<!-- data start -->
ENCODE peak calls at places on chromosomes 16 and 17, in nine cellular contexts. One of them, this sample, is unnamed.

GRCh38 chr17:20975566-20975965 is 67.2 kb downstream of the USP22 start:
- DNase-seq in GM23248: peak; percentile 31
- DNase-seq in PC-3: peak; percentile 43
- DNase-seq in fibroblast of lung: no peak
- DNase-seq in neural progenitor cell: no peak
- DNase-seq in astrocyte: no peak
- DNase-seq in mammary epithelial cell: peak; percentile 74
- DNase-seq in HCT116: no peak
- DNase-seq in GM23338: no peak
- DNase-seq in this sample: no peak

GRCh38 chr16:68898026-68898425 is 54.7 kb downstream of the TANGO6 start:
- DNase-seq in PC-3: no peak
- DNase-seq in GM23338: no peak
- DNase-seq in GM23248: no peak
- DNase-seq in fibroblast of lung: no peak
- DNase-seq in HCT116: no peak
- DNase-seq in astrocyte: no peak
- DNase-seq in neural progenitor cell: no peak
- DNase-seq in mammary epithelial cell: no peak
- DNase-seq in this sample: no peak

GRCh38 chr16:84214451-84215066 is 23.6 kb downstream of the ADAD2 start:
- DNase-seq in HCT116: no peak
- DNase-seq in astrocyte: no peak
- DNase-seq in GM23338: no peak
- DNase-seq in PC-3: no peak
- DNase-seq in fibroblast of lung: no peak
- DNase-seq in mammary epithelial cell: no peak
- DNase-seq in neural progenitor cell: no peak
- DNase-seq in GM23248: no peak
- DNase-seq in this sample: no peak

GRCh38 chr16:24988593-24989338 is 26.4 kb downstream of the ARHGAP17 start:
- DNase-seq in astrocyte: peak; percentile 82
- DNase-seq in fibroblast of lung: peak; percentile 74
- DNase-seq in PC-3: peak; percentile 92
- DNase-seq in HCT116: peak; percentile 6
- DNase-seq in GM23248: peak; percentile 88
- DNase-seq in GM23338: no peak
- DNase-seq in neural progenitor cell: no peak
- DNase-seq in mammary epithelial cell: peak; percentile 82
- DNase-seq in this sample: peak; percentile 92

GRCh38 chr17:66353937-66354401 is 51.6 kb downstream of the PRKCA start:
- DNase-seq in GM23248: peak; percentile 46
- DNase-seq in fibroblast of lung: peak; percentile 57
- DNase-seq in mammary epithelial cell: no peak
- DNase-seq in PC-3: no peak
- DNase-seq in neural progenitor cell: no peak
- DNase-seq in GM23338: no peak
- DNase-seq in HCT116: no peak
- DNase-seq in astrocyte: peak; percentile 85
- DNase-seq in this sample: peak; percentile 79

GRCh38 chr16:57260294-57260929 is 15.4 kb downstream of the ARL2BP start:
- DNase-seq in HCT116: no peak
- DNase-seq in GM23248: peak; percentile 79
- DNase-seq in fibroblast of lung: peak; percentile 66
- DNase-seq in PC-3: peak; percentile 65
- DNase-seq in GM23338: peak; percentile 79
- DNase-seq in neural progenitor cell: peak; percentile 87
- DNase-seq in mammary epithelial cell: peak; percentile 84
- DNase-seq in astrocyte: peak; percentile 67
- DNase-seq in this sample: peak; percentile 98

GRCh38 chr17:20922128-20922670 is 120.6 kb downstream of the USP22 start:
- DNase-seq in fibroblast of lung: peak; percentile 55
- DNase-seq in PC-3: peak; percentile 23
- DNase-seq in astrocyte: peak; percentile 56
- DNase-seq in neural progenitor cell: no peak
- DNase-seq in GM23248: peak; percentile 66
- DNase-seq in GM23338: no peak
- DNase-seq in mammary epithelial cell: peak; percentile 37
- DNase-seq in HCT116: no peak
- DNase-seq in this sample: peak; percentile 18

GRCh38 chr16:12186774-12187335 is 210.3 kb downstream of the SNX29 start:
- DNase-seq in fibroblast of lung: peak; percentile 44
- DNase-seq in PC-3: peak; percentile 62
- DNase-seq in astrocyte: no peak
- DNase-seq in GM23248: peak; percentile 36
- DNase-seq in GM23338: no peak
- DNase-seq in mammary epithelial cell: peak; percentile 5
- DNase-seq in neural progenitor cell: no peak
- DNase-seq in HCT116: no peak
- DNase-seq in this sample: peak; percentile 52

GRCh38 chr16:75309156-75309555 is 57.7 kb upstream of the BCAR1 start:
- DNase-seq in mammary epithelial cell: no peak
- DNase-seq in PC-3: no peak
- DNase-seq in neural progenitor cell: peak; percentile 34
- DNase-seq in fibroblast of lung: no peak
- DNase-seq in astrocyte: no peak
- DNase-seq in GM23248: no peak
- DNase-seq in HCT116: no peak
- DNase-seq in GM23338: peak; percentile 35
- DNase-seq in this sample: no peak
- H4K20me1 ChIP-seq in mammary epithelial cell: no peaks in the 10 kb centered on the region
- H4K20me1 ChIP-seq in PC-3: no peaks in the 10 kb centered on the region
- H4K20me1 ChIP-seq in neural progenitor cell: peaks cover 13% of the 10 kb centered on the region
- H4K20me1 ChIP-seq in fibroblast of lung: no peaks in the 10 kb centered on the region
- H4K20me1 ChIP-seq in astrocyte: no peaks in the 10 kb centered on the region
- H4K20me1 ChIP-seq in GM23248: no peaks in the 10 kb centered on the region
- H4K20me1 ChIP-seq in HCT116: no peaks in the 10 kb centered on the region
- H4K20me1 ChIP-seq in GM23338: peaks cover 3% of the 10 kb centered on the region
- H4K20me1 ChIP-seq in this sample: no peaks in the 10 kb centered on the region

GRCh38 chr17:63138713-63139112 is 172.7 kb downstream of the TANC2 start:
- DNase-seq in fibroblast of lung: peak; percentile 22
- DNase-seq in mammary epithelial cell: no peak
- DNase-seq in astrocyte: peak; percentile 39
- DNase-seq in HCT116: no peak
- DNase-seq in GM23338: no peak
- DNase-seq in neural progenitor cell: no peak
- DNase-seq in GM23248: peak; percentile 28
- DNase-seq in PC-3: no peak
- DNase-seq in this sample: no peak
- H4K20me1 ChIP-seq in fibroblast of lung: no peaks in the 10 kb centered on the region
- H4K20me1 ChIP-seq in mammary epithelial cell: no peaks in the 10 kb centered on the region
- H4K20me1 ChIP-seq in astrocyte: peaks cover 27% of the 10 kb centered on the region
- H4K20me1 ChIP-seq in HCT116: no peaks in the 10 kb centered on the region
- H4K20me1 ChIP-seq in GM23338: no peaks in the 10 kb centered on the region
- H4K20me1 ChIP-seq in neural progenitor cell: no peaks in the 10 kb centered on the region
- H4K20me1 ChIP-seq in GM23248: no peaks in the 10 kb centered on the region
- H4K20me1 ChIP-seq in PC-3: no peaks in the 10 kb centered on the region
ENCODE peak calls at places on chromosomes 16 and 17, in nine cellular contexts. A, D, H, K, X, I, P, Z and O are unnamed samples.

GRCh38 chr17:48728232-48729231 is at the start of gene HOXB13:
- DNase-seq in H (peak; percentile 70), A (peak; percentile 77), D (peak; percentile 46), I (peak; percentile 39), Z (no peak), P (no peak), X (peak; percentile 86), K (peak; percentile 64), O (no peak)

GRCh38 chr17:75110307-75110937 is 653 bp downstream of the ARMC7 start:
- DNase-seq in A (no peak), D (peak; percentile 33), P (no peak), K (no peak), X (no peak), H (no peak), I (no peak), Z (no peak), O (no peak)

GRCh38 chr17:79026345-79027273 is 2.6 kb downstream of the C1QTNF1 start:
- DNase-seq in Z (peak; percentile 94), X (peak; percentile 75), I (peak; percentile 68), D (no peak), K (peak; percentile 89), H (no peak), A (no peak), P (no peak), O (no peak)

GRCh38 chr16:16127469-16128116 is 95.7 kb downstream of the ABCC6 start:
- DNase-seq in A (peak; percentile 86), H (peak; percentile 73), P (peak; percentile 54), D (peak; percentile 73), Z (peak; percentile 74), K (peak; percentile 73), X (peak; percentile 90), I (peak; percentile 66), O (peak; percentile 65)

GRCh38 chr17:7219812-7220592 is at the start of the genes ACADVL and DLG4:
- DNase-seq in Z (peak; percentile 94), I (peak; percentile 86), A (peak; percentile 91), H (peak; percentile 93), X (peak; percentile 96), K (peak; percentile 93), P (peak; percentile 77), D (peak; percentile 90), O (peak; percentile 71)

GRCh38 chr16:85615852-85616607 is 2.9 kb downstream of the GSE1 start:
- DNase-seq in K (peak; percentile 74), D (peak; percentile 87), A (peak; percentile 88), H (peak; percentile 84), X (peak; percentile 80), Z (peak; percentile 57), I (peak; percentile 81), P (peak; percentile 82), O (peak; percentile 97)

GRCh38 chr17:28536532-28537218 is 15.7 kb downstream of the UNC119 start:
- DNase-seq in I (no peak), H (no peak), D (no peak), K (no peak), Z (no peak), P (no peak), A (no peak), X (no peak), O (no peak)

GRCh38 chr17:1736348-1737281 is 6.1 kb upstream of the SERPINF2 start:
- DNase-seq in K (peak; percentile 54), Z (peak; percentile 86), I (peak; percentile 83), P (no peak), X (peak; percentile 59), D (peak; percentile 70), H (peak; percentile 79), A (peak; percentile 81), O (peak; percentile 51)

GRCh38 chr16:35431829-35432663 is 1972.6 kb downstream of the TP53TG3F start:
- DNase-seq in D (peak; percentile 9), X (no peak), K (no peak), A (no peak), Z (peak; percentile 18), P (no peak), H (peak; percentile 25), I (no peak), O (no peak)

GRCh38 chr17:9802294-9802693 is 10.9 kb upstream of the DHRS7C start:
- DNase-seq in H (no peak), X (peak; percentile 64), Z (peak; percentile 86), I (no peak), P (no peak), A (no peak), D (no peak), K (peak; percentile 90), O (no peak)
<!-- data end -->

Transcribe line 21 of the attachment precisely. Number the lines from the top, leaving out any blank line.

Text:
- DNase-seq in this sample: no peak